First Impressions Of Parish Law - And Rationing (16 February 1973)
Looking at Bletchley’s big new police station at the end of Sherwood Drive I find it hard to believe that I arrived in Bletchley in time to know the last of its long line of parish constables – those lawmen who were appointed in every parish long before regular police were thought of.
He was Mr. Tom Brace and older people will remember him well, for at one time he was the caterer for many local social events and also a shopkeeper in the town for a good many years.
He was no longer functioning as parish constable when I knew him, but I believe he still held the parish baton and had also been an officer both in the “specials” and in the police war reserve.
But he told me there had been times in his lengthy tenure of that office when he certainly had functioned.
In fact, on at least one day he had been the only representative of law and order in the town. This happened when Bletchley’s county police superintendent, sergeant and four constables all went to the annual police sports at Aylesbury and left Mr. Brace “in charge,” splendid man.
I think in his heyday he would have been well able to handle any customer inclined to be obstreperous. He had been a long distance runner and in all weathers he went for a swim at the old bathing station on the Ouzel near Dropshort, but in his old age he was cruelly afflicted with rheumatism. He retired at 80 after police service covering no fewer than 46 years.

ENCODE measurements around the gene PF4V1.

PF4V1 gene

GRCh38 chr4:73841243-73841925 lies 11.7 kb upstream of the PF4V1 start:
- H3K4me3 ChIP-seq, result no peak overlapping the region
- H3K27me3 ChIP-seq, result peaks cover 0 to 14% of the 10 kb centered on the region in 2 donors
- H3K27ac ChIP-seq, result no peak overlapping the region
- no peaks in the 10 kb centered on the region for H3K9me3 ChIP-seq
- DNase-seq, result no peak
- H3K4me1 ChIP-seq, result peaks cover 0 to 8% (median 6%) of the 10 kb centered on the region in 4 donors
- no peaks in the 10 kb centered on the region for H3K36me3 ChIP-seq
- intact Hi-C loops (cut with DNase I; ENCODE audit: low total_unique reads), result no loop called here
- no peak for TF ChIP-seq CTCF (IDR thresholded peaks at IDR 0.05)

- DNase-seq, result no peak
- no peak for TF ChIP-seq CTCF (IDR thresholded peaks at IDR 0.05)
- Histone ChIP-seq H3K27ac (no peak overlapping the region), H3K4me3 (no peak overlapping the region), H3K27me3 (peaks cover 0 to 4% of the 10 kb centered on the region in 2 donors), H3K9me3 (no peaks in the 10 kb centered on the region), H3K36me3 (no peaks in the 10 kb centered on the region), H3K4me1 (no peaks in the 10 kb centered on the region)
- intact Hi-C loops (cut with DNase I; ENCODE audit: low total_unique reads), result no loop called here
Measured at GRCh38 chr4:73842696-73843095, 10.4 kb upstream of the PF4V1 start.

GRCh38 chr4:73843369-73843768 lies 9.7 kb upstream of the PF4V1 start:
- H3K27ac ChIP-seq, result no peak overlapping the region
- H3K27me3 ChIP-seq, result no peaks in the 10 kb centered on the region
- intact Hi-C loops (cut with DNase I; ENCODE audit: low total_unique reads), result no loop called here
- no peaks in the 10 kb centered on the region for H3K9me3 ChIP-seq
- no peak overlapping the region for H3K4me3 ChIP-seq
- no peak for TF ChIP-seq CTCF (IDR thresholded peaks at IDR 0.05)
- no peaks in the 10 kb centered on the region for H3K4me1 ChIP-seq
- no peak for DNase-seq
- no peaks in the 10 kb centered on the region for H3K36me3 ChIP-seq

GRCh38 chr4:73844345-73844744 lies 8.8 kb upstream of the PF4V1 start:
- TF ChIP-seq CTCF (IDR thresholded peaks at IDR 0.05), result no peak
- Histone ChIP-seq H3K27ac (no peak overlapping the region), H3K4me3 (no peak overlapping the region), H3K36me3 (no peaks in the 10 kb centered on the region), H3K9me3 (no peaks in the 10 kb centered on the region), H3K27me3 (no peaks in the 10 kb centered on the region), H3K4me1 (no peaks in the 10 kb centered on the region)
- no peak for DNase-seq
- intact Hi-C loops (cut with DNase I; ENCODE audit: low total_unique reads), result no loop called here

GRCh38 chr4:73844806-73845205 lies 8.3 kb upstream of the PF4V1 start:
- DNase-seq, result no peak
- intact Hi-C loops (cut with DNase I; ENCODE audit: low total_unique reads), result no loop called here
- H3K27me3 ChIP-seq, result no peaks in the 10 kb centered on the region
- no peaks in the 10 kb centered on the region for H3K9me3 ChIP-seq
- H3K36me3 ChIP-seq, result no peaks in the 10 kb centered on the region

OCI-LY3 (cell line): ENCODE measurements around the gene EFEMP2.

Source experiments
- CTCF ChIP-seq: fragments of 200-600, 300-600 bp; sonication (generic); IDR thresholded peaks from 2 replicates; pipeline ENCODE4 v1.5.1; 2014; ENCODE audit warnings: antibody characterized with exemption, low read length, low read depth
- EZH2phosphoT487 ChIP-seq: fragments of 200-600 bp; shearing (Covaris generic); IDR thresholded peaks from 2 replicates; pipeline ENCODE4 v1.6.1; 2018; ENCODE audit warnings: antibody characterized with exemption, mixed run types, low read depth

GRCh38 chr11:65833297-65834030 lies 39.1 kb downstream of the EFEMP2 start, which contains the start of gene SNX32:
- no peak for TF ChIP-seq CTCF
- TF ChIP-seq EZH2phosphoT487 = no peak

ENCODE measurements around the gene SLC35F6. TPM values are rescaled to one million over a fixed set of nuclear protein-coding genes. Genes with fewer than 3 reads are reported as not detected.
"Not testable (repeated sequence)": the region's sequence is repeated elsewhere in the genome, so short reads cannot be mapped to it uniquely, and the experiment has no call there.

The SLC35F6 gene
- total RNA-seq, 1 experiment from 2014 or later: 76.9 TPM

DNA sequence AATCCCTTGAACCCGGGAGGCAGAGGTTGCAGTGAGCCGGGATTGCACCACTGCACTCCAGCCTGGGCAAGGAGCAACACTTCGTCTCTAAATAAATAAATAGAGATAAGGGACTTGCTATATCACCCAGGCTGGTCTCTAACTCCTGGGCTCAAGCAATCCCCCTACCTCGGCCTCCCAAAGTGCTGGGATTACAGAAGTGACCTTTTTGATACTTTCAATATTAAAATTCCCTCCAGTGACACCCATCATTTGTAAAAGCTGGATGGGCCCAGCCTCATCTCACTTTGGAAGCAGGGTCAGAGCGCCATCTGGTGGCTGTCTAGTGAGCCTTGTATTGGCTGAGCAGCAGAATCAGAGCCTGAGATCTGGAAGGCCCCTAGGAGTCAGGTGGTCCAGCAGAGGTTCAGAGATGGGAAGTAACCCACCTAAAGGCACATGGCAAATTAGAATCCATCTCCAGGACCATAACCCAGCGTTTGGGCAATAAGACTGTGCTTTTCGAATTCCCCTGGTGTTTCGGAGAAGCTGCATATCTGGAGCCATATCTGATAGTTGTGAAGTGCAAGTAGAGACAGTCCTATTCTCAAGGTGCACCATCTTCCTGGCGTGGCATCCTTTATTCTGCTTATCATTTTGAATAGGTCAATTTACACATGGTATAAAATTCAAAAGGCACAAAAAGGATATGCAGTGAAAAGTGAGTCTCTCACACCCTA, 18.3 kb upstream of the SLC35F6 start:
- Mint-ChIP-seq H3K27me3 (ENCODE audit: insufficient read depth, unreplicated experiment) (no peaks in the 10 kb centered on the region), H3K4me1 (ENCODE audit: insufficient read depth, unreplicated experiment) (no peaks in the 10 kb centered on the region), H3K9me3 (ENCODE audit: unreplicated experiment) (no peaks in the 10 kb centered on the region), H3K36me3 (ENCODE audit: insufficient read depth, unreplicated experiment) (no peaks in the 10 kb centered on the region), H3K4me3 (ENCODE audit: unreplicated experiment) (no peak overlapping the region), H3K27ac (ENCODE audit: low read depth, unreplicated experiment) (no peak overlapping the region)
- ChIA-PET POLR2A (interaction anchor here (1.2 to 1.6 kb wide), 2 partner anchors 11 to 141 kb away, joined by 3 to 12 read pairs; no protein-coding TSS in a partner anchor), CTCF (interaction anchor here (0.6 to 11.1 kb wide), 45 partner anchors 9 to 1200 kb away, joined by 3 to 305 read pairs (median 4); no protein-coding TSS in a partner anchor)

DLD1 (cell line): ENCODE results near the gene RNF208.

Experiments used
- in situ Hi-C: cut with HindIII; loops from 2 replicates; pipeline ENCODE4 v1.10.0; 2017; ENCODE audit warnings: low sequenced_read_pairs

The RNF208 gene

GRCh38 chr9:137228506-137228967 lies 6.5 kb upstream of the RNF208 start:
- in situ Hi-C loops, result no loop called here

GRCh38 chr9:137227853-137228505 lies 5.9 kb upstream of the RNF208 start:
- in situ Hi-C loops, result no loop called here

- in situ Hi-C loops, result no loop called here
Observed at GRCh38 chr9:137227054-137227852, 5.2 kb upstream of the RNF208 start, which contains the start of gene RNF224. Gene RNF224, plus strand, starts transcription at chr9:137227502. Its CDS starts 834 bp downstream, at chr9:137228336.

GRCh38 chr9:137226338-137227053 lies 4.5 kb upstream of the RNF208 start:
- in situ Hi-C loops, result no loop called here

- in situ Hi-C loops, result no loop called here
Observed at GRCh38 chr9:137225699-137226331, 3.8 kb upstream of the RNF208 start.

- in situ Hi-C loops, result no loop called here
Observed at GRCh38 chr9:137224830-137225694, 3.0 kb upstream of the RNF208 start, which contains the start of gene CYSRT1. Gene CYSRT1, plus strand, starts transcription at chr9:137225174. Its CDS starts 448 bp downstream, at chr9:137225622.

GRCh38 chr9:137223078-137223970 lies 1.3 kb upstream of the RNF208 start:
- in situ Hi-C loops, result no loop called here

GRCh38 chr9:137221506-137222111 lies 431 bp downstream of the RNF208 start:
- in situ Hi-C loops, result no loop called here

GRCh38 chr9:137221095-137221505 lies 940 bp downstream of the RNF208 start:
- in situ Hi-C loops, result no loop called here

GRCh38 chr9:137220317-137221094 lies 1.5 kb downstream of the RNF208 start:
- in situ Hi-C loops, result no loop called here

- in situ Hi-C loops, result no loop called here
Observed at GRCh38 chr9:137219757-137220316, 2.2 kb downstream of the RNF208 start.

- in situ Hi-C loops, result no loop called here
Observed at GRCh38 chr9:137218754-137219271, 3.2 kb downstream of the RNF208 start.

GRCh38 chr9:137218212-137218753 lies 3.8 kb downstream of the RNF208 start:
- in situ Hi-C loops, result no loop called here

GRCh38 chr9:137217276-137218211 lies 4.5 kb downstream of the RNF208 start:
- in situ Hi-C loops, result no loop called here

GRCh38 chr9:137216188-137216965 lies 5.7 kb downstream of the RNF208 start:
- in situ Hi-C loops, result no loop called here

He came to mind when I got to thinking about my first day in the town. Like myself and I should think about four-fifths of the people now living here, he was not originally a Bletchley man. He came from Dover in 1895. And this, more or less, is what he told me about his arrival in the town:
“I got off the train at this big, eight-platform station and then went looking for the big eight-platform town to match.
“I walked along the footpath tunnel, then along Bletchley Road (Queensway), then Vicarage Road, then Aylesbury Street and then round the corner by St. Martin’s Church. But then I saw all that stretch of the Watling Street up to Little Brickhill in front of me and was going up that way when somebody told me I had already come through the town.”
My own experience was not quite like that. Many years had passed between. But I appreciated what he said.
I found at least one paddock, cultivated as a war-time allotment, beside the road where the Queensway shopping centre now is and also many houses and cottages whose front gardens came to within a yard or so of the carriageway.
My first impression of Bletchley was the same as I suppose I would have had of any other town at the time – a general air of dilapidation, dowdiness and fatigue following and consequent upon the war.
The signs were all around. There were public air raid shelters alongside the roads. The Watling Street was still socketed for tank traps. Bletchley Park was a prohibited area. Wilton Hall, since much altered and enlarged, had also been built by the government and was known as the assembly hall.
Another prohibited area was the RAF camp which reached all the way from Shenley Road to Home Farm. There was a Women’s Land Army hostel in Church Green Road, etc. etc.
Rationing was more severe than at any time during the conflict itself. Almost nothing useful could be had without dockets, coupons and the like. Shopkeepers must not illuminate their windows. And so on.
But not all was drabness and gloom in that first spring after the war. In the side streets were houses decorated with home-made bunting and banners with messages like “Welcome home, Jack,” and occasionally “Welcome home, Jill.”
And local girls were blithely setting out for the United States as “GI Brides.” I wonder what happened to them all?